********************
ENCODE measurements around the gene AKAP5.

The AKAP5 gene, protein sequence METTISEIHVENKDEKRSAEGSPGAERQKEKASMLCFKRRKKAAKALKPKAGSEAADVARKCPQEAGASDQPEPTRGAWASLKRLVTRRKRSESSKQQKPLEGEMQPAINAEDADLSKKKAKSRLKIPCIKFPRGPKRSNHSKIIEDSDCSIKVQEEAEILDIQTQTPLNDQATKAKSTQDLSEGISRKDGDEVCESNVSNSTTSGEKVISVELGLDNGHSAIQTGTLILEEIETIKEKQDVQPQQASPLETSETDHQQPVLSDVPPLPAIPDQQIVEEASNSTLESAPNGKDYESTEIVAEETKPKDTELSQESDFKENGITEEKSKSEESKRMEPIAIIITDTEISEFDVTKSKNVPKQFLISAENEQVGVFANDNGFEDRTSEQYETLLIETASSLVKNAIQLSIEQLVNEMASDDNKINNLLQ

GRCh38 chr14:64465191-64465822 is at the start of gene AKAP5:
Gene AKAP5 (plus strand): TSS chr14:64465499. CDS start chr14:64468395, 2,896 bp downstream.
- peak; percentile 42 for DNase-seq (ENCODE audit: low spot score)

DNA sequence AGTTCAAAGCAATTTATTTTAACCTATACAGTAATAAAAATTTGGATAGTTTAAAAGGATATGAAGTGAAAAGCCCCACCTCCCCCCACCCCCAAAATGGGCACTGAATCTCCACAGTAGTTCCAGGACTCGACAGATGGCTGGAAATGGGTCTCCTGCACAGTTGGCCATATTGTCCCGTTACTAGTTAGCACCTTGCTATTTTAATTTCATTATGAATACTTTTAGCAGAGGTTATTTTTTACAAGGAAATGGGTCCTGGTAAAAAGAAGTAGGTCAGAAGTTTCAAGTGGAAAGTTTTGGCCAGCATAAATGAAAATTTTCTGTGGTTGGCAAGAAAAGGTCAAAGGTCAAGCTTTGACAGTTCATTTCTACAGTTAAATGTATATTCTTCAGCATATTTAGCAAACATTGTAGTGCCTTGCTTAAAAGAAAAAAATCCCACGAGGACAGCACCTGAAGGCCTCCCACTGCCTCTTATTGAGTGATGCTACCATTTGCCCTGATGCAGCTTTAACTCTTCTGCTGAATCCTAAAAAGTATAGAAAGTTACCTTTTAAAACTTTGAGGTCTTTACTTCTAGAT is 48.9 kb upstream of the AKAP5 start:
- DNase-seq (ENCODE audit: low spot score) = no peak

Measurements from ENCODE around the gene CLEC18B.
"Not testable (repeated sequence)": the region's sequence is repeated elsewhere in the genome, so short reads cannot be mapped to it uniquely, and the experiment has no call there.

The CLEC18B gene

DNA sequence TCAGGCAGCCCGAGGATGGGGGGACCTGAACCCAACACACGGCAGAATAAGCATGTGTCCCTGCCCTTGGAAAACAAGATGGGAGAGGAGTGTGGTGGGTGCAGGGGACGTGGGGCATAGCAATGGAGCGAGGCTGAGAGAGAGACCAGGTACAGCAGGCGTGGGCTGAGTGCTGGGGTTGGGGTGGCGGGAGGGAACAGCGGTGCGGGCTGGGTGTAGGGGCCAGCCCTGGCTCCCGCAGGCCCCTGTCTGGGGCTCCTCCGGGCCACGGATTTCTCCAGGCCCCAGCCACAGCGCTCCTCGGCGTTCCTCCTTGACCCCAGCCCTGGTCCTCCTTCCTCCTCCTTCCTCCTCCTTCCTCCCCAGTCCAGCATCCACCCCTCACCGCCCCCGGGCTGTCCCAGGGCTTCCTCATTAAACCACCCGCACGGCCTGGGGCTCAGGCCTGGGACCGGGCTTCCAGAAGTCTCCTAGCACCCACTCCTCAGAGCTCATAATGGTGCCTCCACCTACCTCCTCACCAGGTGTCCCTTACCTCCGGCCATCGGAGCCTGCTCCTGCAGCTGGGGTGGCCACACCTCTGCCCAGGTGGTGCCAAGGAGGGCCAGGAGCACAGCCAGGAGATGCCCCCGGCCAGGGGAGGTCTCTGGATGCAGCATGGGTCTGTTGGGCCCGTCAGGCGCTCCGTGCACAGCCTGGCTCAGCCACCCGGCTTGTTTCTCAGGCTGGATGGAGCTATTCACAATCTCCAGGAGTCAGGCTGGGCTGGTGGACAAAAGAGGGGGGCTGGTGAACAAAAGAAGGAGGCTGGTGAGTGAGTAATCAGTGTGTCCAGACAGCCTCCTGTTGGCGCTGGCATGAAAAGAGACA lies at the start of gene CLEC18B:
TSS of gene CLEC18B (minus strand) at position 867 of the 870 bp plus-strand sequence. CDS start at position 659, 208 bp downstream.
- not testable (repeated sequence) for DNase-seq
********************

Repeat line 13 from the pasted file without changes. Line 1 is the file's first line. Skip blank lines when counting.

- not testable (repeated sequence) for DNase-seq